It is possible that the main title of the report Ochoa Syndrome is not the name you expected. Please check the synonyms listing to find the alternate name(s) and disorder subdivision(s) covered by this report.
- Hydronephrosis With Peculiar Facial Expression
- Urofacial Syndrome
- Inverted Smile And Occult Neuropathic Bladder
- Partial Facial Palsy With Urinary Abnormalities
Ochoa (urofacial) syndrome, also known as hydronephrosis with peculiar facial expression, is an extremely rare inherited disorder characterized by an abnormal facial expression and obstructive disease of the urinary tract (uropathy) that are present at birth (congenital). When affected infants smile, their facial musculature turns upside down or "inverts" so that they appear to be grimacing or crying. The urinary abnormality is an obstructive uropathy in which failure of nerve signals between the bladder and the spinal cord results in incomplete emptying of the bladder (neurogenic or neuropathic bladder). In addition, neurogenic bladder may result in involuntary discharge of urine (enuresis), urinary tract infections, and/or abnormal accumulation of urine in the kidneys (hydronephrosis). Additional abnormalities may include inflammation of the kidneys and pelvis (pyelonephritis), backflow of urine into the tubes that carry urine from the kidney to the bladder (vesicoureteral reflex), and/or involuntary spasms of the ring of muscle around the anus (external sphincter). In some cases, affected individuals may develop renal failure during adolescence or the early 20s, potentially leading to life-threatening complications.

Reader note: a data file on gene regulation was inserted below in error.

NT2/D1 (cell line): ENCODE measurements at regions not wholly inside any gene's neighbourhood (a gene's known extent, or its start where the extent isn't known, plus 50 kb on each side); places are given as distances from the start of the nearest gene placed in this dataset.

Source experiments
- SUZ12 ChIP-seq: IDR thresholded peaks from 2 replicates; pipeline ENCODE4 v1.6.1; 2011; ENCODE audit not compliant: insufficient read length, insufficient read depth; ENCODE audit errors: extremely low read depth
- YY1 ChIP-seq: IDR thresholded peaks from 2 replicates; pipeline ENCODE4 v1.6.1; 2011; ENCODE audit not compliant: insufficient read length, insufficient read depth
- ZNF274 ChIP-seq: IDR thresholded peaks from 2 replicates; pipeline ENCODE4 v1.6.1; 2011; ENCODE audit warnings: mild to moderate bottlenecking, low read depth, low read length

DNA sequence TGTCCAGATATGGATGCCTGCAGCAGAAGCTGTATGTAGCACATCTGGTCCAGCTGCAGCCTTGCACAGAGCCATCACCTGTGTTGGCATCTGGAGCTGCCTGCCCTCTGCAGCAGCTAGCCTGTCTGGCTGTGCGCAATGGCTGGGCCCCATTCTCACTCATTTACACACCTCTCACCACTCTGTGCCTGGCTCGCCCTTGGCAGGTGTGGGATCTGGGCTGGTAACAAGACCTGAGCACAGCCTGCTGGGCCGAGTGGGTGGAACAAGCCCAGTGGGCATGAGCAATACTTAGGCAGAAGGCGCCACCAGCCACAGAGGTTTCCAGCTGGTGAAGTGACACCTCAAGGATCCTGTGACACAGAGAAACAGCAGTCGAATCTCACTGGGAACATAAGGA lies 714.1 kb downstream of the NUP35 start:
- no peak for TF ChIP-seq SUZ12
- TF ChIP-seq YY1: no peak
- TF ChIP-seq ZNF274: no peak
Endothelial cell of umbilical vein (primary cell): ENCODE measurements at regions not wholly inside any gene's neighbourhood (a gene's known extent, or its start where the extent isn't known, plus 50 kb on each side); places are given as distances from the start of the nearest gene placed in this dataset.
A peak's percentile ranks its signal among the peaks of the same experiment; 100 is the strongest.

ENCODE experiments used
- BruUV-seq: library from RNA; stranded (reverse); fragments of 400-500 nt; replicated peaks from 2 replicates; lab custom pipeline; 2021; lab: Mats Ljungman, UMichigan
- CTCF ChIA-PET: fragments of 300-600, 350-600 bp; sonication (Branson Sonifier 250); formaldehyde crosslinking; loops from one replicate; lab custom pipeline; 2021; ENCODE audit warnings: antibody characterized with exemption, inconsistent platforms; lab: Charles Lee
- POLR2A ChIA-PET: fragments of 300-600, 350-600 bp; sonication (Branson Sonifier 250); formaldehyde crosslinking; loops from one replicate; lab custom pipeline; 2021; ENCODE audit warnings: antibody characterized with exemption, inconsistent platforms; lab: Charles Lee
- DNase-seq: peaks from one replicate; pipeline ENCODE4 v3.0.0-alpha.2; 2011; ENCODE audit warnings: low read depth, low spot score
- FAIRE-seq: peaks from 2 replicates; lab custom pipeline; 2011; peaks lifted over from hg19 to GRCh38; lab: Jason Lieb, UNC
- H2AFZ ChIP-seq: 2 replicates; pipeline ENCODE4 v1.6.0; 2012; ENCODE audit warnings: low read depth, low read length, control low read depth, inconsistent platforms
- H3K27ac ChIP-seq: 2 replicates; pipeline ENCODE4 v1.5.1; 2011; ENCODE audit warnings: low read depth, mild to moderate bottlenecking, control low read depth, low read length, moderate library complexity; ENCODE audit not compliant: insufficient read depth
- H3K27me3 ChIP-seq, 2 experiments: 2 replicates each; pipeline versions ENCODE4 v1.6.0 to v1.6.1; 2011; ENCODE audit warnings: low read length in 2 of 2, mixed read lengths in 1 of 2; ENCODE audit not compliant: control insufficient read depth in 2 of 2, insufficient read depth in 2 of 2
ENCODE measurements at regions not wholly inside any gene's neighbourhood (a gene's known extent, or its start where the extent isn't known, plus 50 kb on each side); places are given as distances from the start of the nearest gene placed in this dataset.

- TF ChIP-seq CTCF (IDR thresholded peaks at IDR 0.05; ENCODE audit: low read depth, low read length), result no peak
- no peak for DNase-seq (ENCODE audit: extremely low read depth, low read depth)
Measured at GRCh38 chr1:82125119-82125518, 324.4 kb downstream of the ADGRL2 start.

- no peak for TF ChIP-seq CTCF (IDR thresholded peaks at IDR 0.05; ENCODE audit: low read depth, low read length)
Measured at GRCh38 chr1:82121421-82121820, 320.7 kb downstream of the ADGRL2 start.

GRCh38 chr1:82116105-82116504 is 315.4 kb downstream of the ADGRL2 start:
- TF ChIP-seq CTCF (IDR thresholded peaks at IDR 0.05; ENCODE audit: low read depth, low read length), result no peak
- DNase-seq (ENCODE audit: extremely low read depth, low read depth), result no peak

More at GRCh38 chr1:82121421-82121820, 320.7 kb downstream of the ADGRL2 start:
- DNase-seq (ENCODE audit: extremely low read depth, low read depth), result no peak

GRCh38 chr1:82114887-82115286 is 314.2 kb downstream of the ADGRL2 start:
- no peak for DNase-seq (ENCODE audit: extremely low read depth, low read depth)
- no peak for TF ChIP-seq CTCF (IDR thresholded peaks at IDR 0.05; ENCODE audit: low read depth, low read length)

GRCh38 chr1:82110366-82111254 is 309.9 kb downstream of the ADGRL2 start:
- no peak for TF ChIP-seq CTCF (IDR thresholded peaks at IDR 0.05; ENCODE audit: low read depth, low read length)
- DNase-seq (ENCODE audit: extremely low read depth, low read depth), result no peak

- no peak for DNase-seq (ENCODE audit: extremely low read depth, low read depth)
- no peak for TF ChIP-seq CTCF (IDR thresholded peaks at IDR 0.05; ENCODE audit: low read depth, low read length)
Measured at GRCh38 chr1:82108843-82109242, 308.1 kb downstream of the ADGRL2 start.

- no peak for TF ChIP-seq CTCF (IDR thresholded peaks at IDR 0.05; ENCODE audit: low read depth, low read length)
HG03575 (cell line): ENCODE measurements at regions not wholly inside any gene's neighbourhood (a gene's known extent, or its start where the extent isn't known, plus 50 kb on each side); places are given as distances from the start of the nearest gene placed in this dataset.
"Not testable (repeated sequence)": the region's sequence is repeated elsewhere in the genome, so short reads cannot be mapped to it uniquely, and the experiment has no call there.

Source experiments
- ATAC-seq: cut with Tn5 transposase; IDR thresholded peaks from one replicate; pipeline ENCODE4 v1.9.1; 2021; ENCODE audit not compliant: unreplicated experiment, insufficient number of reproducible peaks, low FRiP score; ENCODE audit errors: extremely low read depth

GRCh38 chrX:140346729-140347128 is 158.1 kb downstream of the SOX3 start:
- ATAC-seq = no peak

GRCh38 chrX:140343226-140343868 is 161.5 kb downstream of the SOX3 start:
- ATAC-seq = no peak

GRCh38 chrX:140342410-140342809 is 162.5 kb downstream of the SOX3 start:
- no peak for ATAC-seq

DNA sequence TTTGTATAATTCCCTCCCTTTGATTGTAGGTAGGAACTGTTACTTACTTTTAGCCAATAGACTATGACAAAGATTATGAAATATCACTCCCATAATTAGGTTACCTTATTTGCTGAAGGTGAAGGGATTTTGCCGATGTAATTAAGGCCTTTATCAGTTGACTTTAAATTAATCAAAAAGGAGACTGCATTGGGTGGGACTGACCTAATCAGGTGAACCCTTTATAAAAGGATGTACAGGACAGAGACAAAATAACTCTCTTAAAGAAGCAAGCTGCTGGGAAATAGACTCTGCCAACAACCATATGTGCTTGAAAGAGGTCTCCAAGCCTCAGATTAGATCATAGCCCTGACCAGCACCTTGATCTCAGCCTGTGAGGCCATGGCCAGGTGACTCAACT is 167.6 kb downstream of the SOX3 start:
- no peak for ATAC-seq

Ochoa syndrome occurs due to disruption or changes (mutations) of a gene on the long arm (q) of chromosome 10 (10q23-q24). Ochoa syndrome has been identified as an autosomal recessive trait.
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This is an abstract of a report from the National Organization for Rare Disorders (NORD). A copy of the complete report can be downloaded free from the NORD website for registered users. The complete report contains additional information including symptoms, causes, affected population, related disorders, standard and investigational therapies (if available), and references from medical literature. For a full-text version of this topic, go to www.rarediseases.org and click on Rare Disease Database under "Rare Disease Information".
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It is possible that the title of this topic is not the name you selected. Please check the Synonyms listing to find the alternate name(s) and Disorder Subdivision(s) covered by this report
This disease entry is based upon medical information available through the date at the end of the topic. Since NORD's resources are limited, it is not possible to keep every entry in the Rare Disease Database completely current and accurate. Please check with the agencies listed in the Resources section for the most current information about this disorder.
For additional information and assistance about rare disorders, please contact the National Organization for Rare Disorders at P.O. Box 1968, Danbury, CT 06813-1968; phone (203) 744-0100; web site www.rarediseases.org or email firstname.lastname@example.org
Last Updated: 5/21/2008
Copyright 1997, 1998, 2002 National Organization for Rare Disorders, Inc.
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